1. Allen Shapiro January 5, 2017 at 11:47 am #

    Hi Aaron, I noticed this beautiful image in your Galleries and had no idea that it was a composite, which certainly doesn’t bother me now that I know. No wonder this image won so many Distinguished Awards. It is simply outstanding. Thanks for writing this Blog to show how this image was created. I am looking forward to your next Premium Tutorial Series.

    • Aaron Dowling Photography January 6, 2017 at 3:22 am #

      Thanks Allen, I appreciate the comments. It’s not everyday I put composite images together, but some images just scream out.

  2. Jane Fraser January 5, 2017 at 4:14 pm #

    I too used to think that compositing was cheating but I have changed my mind over the years. Painters often make up pictures and really this is no different. People forget that photography is an art, not a photocopy of the original scene.

    • Aaron Dowling Photography January 6, 2017 at 3:25 am #

      Thanks Jane, I used to have the same feeling. Our limits are always changing, and we should encourage any kind of creativity, it doesn’t matter if it’s something we don’t or wouldn’t do. I’d love to see the day where photographers didn’t discourage other photographers, instead encourage and support their creativity, we are all different.

  3. David Nissen January 7, 2017 at 11:48 am #

    A beautiful result, but, somehow, I still think it is cheating. My sister is a very talented graphic artist, and I know I don’t do what she does. For me, selecting and enhancing in post is part of photography, but compositing is something else. Given the promiscuous capabilities of today’s post tools, we each have to draw the lilne somewhere. Mine generally is — to produce an image/meaning that the eye could remember from the scene.

    The basic justification of post-processing in photographic art at all is that the image perceived and remembered by the human (primate?) visual system is quite different from what the camera sees. I’ve been reading into the literature on the neurophysiology of vision (Margaret Rutherford, PhD, Art and Vision). Much of the standard 1 minute Lightroom workflow corrects for these differences. What we perceive is local contrast in both tonality and hue/saturation with millions of constantly adjusting sensors. Luminosity masking permits enhancement of these contrasts in the flat, fixed rectangular image.

    • Aaron Dowling Photography January 7, 2017 at 2:12 pm #

      Hi David,
      Thanks for your considered thoughts on this. I understand your points, which are more about the final product being a true representation, or as close to true as possible of the scene that you saw when you took the image, but even then the editor takes creative licence. Of course composite images are not in any way a true representation of a scene, they represent something completely different, a vision by the creator. I’m interested in your thoughts on cheating, who is being cheated?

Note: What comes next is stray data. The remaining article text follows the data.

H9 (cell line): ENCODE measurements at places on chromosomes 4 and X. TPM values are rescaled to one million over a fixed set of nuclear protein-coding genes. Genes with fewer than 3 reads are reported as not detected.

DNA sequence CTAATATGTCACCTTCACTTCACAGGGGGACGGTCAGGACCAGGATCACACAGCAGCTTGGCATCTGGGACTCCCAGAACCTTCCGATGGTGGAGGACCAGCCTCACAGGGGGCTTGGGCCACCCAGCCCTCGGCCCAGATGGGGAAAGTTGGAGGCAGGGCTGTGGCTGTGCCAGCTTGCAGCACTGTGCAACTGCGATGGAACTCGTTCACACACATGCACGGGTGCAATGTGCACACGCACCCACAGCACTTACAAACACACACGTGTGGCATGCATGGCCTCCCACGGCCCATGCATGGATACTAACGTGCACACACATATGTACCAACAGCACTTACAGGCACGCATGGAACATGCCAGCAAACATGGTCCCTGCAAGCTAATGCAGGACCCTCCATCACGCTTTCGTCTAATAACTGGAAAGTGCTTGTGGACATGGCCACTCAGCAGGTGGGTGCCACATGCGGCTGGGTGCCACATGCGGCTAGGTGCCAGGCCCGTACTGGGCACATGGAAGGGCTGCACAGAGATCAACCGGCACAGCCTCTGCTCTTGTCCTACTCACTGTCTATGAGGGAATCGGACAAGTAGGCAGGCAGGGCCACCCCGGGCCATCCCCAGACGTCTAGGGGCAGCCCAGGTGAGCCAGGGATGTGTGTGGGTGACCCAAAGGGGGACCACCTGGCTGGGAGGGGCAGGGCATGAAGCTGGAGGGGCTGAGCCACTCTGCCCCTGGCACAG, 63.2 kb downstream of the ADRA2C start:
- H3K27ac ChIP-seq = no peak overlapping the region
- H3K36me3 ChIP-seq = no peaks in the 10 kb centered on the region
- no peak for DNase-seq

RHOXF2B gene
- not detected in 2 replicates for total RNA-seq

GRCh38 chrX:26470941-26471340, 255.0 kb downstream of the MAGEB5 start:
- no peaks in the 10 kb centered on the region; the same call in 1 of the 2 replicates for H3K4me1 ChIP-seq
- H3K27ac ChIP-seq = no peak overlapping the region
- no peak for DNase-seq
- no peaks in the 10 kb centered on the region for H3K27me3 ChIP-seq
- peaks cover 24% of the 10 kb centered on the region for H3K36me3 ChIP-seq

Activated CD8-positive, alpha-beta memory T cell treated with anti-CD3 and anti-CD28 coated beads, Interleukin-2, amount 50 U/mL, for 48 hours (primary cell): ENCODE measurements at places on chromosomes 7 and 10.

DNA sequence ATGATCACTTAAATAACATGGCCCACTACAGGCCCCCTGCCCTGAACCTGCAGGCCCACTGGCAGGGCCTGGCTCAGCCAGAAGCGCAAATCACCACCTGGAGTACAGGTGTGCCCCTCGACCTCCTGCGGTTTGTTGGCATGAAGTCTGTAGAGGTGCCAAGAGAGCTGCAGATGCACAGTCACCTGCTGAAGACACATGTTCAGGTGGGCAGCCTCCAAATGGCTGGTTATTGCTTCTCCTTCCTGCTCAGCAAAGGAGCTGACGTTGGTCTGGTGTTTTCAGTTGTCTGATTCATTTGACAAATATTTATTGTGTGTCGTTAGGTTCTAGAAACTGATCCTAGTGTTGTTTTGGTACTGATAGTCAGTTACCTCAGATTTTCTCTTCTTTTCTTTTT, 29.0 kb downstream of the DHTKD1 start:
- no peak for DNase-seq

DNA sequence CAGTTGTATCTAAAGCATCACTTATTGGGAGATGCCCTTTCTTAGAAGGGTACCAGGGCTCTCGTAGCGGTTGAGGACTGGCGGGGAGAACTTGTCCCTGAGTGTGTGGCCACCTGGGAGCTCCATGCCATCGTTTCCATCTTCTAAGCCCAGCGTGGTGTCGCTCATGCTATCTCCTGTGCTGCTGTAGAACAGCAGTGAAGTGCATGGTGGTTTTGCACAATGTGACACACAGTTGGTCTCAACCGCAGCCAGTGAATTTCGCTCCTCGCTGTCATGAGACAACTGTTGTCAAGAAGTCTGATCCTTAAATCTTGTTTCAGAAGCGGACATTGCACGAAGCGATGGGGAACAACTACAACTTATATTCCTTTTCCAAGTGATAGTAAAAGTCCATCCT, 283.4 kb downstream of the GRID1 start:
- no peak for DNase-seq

4. David Nissen January 7, 2017 at 5:55 pm #

    I took up serious photography to give my right brain a shot, after retiring from a career in economic consulting. To friends who see my stuff (I do locally hung exhibitions, books, and calendars, often featuring our little historic village of Cranbury, NJ), I represent what I do as photography, processed with the intent described above. When the processed image is a pleasant surprise, there is a thrill in the capture. I typically only find what I got in the process of post-processing.

    In setting out to represent local scenes, of course I think about time of day, time of year, direction of light, the selection inherent in composition. When others say, gee, I pass that every day but I never really saw it before, that’s as good as it gets. Obviously, for me in this context, compositing would compromise the integrity of this interaction.

    For others making images, knock yourself out. Art is the meaning communicated to the recipient. That requires some kind of trust, and you, of course, have been absolutely candid about this image. And as I said, I really like the image, and I hope it will inform my photography.

    In any artistic endeavor, ultimately class will tell (e.g., I note the retreat of treacly HDR in local photography competitions, and I love the much subtler results I get with your tools.)

    • Aaron Dowling Photography January 8, 2017 at 3:40 am #

      Great comments David, I throughly appreciate your thoughts, and I do completely agree.

      There is a place for both in the industry. Planning, timing, skills and execution of a great landscape image is extremely important and valuable. For any budding landscape photographer that chooses to ignore this, ignores what makes landscape photography so rewarding. For me composite imaging, well mine anyway, does not replace this at all, rather they are an extension, a creative outlet that can push the boundaries of my skills and creativity and ultimately help me to become a better photographer. Having said that it’s rare that I composite images, 99% of my time in the field is doing exactly as you describe.